If Harry were meant to be a more likeable character / one whose tragic flaw is over-confidence in his ability in diplomatic maneuvering , I’d imagine he might hear this, and decide “OK, I need to make sure hostilities don’t escalate to war with this guy, but I am also not going to get close to him if it can at all be helped.”Report

            • Avatar DavidTC says:

              And I’m guessing (not having read the book before) that this is some foreshadowing of where Harry runs into trouble later, due to too-cold amoral utilitarianism in decisions of this type.

              Erm…not really. This Harry is actually rather bad at being cold-blooded, even when he knows he ‘should’. He can do it when it doesn’t cause actual harm, in hypothetical or pretend situations, but he’s incredibly bad at standing there and even allowing people to be hurt, even when he’s deduced things would be better off if he did that. (He manages to specifically do that once, in a rather notable instance, and then regrets it.)

              It’s easy to look at HPMoR, especially at the start, and think “The writer of this believes ‘logic’ can solve everything and has written a cold-calculating bastard who will do just that’.

              That’s not really how it works out. Logic is extremely useful when it tells HPMoR Harry how to plan stuff…it’s a good deal less useful when someone is actively being hurt and logic is telling him he shouldn’t do anything for the Greater Good because it will weaken his general position. He cannot make himself act that way, even if he knows he ‘should’. He has to act.

              Although he still uses logic to _make a damn plan_ instead of running in like an idiot waving his wand, like canonical Harry does repeatedly.Report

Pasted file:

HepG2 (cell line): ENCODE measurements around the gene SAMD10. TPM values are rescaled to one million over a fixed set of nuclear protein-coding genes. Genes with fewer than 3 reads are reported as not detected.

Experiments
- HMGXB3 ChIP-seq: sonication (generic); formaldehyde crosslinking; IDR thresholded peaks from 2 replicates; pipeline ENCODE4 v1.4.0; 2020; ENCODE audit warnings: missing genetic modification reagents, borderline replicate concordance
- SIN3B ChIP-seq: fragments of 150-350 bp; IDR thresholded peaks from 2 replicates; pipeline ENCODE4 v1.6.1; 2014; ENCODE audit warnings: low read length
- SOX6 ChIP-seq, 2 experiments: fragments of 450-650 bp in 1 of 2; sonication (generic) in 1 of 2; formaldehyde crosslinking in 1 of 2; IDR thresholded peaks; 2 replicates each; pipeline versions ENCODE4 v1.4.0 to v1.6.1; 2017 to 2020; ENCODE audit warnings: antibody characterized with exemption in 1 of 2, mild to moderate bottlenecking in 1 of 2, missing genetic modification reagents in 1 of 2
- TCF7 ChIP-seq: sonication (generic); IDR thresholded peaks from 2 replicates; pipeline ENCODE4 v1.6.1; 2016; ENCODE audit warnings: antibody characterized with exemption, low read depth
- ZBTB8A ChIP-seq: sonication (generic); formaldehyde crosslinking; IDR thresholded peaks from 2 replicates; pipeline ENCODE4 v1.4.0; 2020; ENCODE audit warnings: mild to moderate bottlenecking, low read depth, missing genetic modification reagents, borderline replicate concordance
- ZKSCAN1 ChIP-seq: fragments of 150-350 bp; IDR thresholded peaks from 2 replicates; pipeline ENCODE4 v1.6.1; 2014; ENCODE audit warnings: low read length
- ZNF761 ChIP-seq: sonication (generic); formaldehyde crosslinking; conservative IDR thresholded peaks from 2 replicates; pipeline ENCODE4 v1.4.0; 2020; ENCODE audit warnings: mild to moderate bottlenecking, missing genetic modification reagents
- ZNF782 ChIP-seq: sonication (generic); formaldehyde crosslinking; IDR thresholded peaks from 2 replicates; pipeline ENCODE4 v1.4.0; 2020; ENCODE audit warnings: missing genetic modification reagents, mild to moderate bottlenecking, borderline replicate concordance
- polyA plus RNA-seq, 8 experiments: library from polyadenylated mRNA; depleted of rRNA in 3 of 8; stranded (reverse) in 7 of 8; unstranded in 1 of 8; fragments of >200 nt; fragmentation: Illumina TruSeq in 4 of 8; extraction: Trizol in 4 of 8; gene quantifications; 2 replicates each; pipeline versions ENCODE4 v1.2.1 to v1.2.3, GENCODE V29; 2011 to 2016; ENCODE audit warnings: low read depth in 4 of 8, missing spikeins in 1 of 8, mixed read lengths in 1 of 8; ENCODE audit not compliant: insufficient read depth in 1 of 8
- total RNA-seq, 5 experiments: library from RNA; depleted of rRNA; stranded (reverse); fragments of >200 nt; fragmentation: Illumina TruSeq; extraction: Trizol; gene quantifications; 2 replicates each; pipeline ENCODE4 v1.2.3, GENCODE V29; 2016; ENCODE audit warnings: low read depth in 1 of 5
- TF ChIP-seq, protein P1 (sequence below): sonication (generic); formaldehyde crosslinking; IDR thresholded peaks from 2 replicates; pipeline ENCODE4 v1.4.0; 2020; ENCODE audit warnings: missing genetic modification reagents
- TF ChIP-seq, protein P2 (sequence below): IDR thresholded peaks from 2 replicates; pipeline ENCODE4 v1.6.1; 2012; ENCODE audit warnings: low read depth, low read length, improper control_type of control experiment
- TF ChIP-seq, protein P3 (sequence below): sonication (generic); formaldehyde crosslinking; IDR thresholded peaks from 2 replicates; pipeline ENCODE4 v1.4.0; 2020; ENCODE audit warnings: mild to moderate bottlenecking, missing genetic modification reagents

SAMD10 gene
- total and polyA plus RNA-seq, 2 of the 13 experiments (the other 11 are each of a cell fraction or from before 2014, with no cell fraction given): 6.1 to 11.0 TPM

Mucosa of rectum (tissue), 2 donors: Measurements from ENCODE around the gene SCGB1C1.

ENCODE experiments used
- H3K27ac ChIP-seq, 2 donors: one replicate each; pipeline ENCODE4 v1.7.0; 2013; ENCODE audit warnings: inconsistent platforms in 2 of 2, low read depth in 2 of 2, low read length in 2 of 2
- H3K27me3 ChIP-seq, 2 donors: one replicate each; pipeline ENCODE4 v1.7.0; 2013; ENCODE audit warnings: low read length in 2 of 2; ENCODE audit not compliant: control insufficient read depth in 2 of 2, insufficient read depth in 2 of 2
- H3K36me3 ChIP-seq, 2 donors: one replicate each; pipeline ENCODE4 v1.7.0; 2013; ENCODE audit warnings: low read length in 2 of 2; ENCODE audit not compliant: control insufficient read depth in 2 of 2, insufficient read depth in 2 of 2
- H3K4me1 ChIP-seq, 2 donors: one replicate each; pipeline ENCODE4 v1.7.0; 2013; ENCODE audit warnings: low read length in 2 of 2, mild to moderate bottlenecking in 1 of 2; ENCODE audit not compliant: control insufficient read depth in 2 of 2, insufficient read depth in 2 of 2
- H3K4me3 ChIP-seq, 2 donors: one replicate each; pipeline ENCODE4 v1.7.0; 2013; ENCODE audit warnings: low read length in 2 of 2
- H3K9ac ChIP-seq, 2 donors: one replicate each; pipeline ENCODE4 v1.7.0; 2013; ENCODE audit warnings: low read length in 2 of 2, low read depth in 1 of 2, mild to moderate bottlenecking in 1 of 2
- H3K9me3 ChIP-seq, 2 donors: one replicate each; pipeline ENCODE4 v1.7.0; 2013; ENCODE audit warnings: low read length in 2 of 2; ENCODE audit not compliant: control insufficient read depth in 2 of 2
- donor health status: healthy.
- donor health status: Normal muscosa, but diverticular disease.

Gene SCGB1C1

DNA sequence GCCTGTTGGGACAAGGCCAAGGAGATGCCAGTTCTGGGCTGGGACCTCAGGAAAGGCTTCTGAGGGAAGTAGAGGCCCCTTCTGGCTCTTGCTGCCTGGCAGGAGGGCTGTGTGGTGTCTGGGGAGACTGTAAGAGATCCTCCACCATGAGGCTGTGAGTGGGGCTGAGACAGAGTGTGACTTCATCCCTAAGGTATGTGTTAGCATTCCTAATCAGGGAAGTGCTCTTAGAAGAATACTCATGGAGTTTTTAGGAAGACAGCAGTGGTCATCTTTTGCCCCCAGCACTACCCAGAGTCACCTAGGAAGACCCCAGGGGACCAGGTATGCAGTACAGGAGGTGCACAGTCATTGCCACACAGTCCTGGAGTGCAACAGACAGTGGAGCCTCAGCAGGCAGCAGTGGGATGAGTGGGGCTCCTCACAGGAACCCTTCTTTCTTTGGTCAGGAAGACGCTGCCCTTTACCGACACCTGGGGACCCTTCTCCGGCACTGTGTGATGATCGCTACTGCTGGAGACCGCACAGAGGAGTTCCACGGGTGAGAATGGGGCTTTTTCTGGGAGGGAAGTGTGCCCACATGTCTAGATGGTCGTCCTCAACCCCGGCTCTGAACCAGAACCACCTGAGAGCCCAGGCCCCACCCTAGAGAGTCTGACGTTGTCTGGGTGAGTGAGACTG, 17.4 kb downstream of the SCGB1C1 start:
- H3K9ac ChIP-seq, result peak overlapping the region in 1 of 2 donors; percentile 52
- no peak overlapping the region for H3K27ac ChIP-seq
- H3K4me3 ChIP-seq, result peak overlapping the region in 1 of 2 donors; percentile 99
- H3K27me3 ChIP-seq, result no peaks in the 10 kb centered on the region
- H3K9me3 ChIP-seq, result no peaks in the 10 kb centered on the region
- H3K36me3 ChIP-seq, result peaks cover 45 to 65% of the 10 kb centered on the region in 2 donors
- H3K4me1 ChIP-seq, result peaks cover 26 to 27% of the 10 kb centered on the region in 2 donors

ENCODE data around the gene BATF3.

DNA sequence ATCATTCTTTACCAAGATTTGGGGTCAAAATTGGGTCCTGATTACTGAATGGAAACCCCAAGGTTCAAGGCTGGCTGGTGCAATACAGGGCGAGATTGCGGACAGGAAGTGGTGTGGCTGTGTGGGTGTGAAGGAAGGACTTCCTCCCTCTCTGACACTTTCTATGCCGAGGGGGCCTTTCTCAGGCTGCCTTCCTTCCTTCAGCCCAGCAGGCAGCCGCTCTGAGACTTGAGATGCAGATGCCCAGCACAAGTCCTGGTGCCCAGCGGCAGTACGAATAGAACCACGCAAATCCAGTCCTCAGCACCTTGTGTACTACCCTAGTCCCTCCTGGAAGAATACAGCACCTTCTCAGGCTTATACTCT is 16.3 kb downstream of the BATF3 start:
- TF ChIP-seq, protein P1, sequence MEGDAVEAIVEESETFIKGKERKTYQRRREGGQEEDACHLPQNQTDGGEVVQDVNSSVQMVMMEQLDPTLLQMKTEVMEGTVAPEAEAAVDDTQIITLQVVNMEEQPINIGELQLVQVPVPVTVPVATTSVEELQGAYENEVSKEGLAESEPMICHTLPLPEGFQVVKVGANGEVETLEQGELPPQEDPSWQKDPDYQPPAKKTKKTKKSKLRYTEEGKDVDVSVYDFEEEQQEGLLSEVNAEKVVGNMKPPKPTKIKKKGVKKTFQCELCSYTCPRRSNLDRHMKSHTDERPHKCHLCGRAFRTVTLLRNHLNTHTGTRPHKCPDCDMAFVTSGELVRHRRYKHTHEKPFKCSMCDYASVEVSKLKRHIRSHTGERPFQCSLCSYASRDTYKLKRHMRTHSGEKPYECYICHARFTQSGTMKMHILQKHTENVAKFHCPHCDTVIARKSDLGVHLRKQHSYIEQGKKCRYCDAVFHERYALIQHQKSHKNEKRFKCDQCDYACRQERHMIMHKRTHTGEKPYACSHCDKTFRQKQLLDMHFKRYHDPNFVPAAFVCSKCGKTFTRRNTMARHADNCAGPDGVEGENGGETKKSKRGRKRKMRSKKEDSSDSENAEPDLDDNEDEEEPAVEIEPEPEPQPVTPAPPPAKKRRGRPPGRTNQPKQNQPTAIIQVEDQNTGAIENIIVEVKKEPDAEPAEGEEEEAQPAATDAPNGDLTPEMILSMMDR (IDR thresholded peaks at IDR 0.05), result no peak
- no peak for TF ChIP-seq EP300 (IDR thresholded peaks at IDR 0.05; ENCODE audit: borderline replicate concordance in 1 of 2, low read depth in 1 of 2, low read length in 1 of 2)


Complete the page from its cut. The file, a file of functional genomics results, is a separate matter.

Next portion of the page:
• Avatar Jaybird says:

      From The Telegraph:

      “[Quidditch] was invented in a small hotel in Manchester after a row with my then boyfriend,” she has written alongside the text. “I had been pondering the things that hold a society together, cause it to congregate and signify its particular character and knew I needed a sport.

      “It infuriates men…which is quite satisfying given my state of mind when I invented it.”

      This continues through fanfic.Report

      • Avatar dragonfrog says:

        That is.. interesting.

        So, if I read that right, she “needed a sport”, and also invented it when she was annoyed at someone who likes sport, so she invented a deliberately crappy sport. The dynamics of fan enthusiasm are at least reasonably well portrayed, in that that’s a thing the writer observed directly and with some degree of interest.

        But sports themselves, she doesn’t much care about or like (or at least didn’t like in the moment she invented the sport).

        This does not change my opinion of how good of an author Rowling is.Report

        • Avatar Jaybird says:

          Quiddich is what soccer looks like to Americans.Report

          • Avatar dragonfrog says:

            Okay that made me laugh.Report

            • Avatar J_A says:

              I know it was supposed to be a joke, but actually, seen with European eyes, Quidditch is closer to American Football than soccer is, with a bunch of players who never score and whose function is to attack the actual ball playing players, and different things getting rewarded with different points.

              In soccer, everybody but the goalie is doing the same thing, pushing the ball forward into the opponent’s goal, and every goal is worth one pointReport

    • Avatar J_A says:

      Much later in the book, Hermione asks where Harry is, and she’s told he’s watching a Quidditch match. Her answer (from memory) is something like “Please don’t lie to me”Report

  2. Avatar James K says:

    I really enjoy time paradoxes. My favourite description of the “who actually came up with the prank?” paradox comes from Dr Who:


  3. Avatar J_A says:

    Só no one was going to mention the Sorting Hat becoming self aware? That’s one of the best parts of the book. What is awareness?Report